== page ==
If there is a theme for television in the second decade of the 21st century, it might be “coming out aged.” It is appropriate given that new shows and movies…
If there is a theme for television in the second decade of the 21st century, it might be “coming out aged.” It is appropriate given that new shows and movies are handling the once avoided subjects of aging, sexual orientation, and gender identity.
Netflix is making a name for itself as a producer of quality entertainment – not simply a library. Grace and Frankie seems to be the Netflix version of Hulu’s Transparent. In Transparent, Jeffrey Tambor portrays Maura Pfefferman, a man who comes out as transgender late in life and must deal with the family aftermath.
Although Grace and Frankie doesn’t deal with transgender revelation, the story revolves around the secret relationship between Sol Bergstein and Robert Hanson (Sam Waterston and Martin Sheen). They reveal themselves as homosexual to their wives Grace and Frankie (Jane Fonda and Lily Tomlin) in the first scene.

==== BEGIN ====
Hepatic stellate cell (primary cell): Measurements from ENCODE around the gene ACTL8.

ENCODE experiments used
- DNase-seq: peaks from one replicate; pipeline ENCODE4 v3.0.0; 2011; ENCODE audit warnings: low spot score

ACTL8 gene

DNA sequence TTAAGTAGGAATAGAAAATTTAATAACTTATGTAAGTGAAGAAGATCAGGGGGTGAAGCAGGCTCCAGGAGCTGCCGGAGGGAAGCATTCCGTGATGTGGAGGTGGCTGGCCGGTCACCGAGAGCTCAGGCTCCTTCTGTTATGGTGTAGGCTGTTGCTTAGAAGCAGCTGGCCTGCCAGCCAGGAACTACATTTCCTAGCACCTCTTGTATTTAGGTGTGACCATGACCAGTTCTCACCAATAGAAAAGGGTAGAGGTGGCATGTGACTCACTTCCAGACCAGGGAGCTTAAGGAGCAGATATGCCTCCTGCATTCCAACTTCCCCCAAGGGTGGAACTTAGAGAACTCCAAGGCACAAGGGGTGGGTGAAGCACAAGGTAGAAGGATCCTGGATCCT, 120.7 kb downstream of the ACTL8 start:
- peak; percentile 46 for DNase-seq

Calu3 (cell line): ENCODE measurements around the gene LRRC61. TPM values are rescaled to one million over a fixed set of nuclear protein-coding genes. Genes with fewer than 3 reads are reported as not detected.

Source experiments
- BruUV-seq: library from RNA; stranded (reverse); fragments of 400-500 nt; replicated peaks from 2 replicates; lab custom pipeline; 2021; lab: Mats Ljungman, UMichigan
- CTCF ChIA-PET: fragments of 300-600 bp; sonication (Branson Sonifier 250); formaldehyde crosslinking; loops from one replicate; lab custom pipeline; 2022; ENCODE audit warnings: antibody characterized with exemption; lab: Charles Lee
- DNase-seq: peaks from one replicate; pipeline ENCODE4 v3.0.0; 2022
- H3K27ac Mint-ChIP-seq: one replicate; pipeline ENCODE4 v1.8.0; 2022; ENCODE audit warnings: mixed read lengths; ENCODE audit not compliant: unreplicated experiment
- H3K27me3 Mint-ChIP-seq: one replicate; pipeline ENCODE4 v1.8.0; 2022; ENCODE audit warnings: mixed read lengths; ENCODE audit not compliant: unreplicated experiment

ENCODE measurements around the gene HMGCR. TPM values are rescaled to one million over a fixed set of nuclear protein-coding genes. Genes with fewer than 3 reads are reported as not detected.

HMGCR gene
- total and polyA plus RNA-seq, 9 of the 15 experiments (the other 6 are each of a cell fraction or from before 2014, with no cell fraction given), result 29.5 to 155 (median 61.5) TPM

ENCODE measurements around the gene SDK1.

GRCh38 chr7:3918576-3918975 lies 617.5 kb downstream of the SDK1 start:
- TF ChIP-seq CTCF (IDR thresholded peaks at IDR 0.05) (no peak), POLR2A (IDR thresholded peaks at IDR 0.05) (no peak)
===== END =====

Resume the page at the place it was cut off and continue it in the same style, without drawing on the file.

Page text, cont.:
The comedy is driven by each family’s reaction to this news that the long-time law partners are now partnered in love as well. Grace and Frankie are as different as Oscar and Felix, which makes their process of healing both entertaining and full of difficult moments. We watch them slowly bond over shared problems and decades of living in the dark.
It would be unfair to say this is a comedy for all ages. To do so would ignore the very real and mature subject matter that is handled so delicately for a comedy. This series requires empathy that can only be obtained with time and experience. The younger range of the audience may benefit most from punchlines that highlight the struggles of aging.
Jane and Lily, born 1937 and 1939 respectively, perform beautifully together alongside Martin and Sam who were both born in 1940. Officially, this makes the actors members of the “Silent Generation” defined as those born between 1925 and 1942 – too young for World War II and not as numerous since their parents’ generation lived through severe financial insecurity and war. Samantha Raphelson described this generation as having “conformist tendencies and belief that following the rules was a sure ticket to success.”
You don’t have to belong to the Silent Generation to appreciate this comedy. Find it on Netflix the next time you need something to cheer you up and give you some perspective.